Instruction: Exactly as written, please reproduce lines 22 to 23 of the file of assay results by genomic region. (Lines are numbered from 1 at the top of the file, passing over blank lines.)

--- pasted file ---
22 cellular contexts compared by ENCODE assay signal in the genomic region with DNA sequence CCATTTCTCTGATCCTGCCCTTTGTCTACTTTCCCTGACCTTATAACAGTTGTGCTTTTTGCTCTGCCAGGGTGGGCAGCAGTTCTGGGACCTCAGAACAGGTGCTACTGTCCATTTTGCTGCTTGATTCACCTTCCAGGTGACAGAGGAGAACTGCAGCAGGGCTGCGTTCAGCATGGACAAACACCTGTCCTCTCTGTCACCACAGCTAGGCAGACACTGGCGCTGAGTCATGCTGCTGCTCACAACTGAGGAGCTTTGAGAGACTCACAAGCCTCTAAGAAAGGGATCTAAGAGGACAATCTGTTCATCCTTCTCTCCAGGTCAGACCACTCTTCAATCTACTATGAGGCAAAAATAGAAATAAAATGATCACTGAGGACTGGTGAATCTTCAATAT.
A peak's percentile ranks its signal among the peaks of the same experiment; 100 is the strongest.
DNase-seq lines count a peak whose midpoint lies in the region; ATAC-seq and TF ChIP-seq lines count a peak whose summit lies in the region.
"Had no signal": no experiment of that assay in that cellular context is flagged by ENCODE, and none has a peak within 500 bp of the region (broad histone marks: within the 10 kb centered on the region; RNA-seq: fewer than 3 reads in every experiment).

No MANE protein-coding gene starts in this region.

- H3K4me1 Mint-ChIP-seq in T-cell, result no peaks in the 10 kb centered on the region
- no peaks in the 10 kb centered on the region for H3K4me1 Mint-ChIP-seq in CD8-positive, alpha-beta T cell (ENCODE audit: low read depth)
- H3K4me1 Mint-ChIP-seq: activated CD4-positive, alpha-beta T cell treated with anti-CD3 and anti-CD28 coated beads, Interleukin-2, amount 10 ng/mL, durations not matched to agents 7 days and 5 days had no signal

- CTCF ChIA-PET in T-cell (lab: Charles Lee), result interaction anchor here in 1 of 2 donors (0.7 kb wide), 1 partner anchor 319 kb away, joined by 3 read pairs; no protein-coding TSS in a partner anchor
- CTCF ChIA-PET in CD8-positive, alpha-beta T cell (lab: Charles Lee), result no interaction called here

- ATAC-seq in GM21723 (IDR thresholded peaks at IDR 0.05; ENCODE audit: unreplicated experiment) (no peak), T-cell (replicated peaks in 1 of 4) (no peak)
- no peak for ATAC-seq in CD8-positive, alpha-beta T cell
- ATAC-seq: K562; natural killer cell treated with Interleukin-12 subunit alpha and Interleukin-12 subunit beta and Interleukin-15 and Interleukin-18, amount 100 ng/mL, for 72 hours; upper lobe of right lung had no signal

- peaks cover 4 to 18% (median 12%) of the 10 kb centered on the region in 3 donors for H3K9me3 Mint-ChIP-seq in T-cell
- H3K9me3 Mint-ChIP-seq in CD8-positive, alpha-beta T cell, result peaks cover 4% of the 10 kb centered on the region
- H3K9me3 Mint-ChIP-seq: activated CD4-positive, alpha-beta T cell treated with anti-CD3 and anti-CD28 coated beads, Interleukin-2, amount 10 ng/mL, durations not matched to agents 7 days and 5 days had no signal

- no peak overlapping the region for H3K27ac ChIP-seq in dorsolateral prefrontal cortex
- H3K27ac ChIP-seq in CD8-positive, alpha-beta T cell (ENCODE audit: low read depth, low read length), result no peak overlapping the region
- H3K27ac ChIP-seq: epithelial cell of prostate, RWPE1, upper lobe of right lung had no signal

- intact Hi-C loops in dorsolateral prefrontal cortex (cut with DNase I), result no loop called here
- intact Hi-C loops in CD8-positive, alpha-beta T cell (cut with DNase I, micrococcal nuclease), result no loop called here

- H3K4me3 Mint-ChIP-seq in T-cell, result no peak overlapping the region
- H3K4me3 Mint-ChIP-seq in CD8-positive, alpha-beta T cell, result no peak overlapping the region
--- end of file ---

- H3K4me3 Mint-ChIP-seq in T-cell, result no peak overlapping the region
- H3K4me3 Mint-ChIP-seq in CD8-positive, alpha-beta T cell, result no peak overlapping the region